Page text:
By Gaye Hyre, BCAction Member
My name is Gaye Hyre. I’ve been a BCAction member since meeting the staff at the U.S. Supreme Court, during arguments in the Myriad Genetics case in 2012.
Now I am writing to tell you about the extraordinary life and artwork of my dear friend and “courtesy aunt,” Edith Borax Morrison, whose art will be featured at BCAction’s upcoming event, Drawing the Connections.
Edith was my mother’s best friend for many years. When she called us 28 years ago with the news of her breast cancer diagnosis, my mom said, “Don’t worry, we’ll take care of you.” Edith sailed through and went on with her life’s work, the art she called her “Mind Tangles.”
Then 11 years ago, Edith called with news of her recurrence. My mother had since died, so this time I said to her, “Don’t worry, I’ll help you like mom did. You’ll be OK.” But in one of those strange cosmic jokes, I was also diagnosed with breast cancer 2 weeks later. So we went through it together. We went to appointments and tests and scans together. We sat in infusion rooms together. And we got well together. And Edith went on with her art.
When Edith was diagnosed for the third time at the age of 92, she insisted that we bring her Bristol Board pads and her pens and pencils into the infusion room, where she created even while receiving chemo. And during that time Edith said one of the most amazing things I have ever heard: “When I’m in pain, I add a T, I paint.” She was turning her emotional pain into paint, into art.
I have donated two pieces of Edith’s work to Breast Cancer Action for the upcoming Drawing the Connections event, and I will tell you more about this remarkable story as one of the speakers at the opening night virtual gala on June 17th.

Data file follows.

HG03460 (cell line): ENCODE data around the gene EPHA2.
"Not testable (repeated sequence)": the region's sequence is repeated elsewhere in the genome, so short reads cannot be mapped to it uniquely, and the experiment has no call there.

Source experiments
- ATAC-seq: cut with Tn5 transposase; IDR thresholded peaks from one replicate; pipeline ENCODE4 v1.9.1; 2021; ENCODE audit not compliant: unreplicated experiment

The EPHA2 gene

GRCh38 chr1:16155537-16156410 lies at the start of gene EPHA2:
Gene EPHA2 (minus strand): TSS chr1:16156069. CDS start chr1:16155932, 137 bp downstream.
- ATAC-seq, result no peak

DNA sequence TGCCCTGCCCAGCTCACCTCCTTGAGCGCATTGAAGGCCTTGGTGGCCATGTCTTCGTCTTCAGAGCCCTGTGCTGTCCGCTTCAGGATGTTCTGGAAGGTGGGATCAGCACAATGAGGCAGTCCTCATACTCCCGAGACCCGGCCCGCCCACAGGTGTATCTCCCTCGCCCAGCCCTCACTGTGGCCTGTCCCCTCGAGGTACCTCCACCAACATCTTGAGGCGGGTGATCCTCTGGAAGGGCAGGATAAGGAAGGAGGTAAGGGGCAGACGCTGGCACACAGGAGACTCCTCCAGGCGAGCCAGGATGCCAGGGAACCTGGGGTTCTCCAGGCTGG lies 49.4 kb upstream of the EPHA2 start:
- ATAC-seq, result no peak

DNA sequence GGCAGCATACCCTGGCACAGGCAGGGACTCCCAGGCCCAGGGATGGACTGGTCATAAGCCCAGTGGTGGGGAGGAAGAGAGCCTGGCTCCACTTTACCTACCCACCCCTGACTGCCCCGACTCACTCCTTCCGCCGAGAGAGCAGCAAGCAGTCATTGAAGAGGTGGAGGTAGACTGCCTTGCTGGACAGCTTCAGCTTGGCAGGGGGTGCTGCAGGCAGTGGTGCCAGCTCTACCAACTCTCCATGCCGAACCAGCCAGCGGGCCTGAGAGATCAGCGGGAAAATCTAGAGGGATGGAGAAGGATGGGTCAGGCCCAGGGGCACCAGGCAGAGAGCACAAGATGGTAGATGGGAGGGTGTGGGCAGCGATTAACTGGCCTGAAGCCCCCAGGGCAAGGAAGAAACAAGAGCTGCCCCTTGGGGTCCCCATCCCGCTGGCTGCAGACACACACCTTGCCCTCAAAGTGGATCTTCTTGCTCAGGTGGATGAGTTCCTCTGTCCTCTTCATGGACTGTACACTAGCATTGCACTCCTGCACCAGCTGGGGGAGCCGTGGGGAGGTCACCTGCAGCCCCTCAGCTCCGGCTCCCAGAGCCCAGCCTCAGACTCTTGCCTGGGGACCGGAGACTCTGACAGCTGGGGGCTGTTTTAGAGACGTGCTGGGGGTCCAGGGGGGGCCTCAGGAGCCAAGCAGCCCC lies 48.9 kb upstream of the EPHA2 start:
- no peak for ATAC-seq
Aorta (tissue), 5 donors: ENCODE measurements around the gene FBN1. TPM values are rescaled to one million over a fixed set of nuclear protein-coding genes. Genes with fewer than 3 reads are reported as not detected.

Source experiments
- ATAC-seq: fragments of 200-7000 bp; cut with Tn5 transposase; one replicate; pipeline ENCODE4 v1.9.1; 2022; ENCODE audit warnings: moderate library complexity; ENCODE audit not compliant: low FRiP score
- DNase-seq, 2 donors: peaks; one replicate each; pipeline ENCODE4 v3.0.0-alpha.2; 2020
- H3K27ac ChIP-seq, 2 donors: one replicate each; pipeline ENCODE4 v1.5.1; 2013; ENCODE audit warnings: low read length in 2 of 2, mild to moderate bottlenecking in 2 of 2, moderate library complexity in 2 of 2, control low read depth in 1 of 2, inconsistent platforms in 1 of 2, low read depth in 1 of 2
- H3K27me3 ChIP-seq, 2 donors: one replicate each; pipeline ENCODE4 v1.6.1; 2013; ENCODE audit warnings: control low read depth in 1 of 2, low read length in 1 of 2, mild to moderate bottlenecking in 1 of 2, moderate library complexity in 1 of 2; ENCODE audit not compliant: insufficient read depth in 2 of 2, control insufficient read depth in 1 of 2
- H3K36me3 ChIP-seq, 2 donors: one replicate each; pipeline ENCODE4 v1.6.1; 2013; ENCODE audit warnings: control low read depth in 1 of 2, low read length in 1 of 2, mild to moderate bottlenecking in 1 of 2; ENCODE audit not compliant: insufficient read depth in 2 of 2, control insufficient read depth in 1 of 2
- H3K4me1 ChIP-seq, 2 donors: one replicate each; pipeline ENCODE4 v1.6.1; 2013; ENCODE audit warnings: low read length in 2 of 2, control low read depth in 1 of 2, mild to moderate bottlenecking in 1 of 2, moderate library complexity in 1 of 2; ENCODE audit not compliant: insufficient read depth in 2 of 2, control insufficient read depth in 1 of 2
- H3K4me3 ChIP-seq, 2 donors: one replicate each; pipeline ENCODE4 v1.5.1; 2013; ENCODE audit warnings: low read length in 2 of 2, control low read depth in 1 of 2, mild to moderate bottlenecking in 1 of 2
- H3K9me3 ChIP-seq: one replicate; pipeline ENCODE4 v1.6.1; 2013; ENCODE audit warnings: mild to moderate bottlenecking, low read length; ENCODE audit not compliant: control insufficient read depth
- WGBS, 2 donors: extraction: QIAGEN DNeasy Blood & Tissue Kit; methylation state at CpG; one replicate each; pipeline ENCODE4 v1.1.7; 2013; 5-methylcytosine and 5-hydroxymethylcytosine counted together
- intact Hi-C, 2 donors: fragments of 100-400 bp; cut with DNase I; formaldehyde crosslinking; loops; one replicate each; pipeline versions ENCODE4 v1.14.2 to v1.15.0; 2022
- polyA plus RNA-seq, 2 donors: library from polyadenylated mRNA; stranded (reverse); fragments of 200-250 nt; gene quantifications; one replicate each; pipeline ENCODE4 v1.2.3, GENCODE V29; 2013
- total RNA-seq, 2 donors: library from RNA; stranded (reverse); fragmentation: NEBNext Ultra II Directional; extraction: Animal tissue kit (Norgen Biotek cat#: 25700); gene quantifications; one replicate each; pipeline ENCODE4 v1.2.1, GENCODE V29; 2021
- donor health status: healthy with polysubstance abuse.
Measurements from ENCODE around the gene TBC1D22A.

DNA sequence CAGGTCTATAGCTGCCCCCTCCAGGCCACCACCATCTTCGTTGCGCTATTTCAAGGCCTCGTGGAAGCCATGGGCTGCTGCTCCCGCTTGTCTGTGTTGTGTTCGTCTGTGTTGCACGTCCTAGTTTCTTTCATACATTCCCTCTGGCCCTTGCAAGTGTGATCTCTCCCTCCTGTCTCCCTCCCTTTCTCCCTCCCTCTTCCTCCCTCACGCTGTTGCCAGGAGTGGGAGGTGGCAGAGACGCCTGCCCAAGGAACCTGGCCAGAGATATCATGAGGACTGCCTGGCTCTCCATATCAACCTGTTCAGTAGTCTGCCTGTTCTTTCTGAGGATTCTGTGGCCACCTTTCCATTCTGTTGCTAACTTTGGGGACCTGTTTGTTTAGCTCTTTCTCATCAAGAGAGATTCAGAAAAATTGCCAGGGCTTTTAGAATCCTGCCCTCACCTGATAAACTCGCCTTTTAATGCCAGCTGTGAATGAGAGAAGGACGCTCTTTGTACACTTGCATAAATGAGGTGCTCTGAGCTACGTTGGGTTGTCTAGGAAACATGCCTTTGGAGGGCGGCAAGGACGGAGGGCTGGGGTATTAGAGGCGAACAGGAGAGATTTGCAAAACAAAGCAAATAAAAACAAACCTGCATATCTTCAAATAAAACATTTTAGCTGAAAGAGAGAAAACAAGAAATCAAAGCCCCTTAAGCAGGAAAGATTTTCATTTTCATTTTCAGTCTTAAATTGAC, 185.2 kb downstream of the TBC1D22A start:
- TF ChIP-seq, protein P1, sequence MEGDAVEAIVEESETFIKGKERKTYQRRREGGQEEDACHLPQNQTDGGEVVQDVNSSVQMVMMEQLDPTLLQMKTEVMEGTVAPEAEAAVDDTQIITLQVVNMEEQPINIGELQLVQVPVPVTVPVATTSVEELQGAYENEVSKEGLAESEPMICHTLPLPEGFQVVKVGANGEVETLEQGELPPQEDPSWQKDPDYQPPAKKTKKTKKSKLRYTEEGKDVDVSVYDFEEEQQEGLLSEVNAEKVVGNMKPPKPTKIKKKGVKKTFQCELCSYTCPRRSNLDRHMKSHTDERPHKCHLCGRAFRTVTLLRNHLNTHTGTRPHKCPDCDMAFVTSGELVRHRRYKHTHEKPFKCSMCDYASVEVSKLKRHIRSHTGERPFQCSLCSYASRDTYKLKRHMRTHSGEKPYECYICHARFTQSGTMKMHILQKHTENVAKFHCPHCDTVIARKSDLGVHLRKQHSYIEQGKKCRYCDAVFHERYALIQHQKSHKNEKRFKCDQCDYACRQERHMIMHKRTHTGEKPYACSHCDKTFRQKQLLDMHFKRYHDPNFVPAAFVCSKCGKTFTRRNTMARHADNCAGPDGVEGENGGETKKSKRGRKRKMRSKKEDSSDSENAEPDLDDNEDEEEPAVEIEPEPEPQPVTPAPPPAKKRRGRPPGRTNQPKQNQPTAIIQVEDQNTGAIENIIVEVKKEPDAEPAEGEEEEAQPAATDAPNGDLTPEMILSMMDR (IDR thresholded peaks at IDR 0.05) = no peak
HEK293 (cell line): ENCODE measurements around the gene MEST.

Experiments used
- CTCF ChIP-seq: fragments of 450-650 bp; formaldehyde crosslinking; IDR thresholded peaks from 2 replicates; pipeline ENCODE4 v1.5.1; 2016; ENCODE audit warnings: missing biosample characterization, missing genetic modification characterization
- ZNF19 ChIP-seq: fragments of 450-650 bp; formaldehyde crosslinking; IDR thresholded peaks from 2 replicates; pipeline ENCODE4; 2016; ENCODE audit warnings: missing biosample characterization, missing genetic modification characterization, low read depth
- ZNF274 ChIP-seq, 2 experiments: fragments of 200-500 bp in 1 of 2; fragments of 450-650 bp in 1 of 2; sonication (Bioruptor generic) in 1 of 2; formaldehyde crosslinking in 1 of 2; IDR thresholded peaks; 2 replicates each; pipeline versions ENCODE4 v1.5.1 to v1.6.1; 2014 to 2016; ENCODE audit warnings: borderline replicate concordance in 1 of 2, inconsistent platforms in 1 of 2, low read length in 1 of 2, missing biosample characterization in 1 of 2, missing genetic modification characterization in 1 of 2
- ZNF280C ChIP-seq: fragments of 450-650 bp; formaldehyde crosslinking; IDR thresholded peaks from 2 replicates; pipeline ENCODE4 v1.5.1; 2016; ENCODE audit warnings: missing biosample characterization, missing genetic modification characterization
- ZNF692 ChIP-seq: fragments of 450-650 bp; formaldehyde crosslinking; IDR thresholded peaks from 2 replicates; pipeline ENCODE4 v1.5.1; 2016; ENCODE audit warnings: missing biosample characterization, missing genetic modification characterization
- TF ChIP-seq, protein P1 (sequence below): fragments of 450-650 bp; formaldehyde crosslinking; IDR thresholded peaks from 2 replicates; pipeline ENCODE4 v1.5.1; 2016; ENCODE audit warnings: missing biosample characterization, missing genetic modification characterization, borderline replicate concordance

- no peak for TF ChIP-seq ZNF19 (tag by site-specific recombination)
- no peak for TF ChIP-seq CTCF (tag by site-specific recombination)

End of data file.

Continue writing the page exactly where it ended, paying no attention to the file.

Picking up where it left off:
I hope you will join all of us at Drawing the Connections, and support Breast Cancer Action’s vision of a world where no one’s life is threatened or impacted by this disease.
Thank you, and I look forward to seeing you on the 17th.
Drawing the Connections
Opening Night Virtual Gala:
Thursday, June 17, 2021 at 5:30 pm PT / 7:30 pm CT / 8:30 pm ET
The 2 pieces of Edith’s work are expressions of her determination, both in life and towards breast cancer.
“Woman Enigma” speaks of her unraveling her emotions, to free the woman within from the entanglements of cancer. 22×27, black pen and ink, in plain black aluminum frame.
“Festival” shows the intricate connections that helped her triumph over her disease. 30×40, colored pen and inks, unframed but protected.
Edith died at age 93 of probable COVID-19, in March of 2020 after finishing treatment for her second recurrence of breast cancer. She worked making art until the end, even setting up a small easel in the infusion center, drawing while receiving chemo. She was an extraordinary spirit.
Edith Borax Morrison was Gaye Hyre’s inspiration for the founding of ArtBra New Haven, a non-profit that brings together patients, survivors, and their supporters with listed regional artists in a very unusual form of art therapy, creating works that express the person’s feelings about their experience of breast cancer. Going through their treatments together was a bonding experience like nothing else imaginable.
In addition to Gaye Hyre, Drawing the Connections will also feature three additional speakers who will share unique perspectives about art and social justice.
Favianna Rodriguez is an interdisciplinary artist, cultural strategist, and social justice activist based in Oakland, California. Her art and praxis address migration, gender justice, climate change, racial equity, and sexual freedom. Prints of Favianna’s powerful piece, “Survivor Justice II,” will be available for purchase during the auction.
Oakland-based artist Christy Chan works primarily in video, installation, performance and oral storytelling. She is currently working on the multimedia storytelling and film project Pen Pals which has been featured on NPR’s Snap Judgement and in The New York Times. It tells the story of Shelly, an 8-year-old girl who writes idealistic letters to the Ku Klux Klan after the Klan targets her family.
And finally, we will close out the evening with a ceremony led by Caro Novella, performing artist, researcher and health activist trained in dance, improvisation, community health communication and performance art.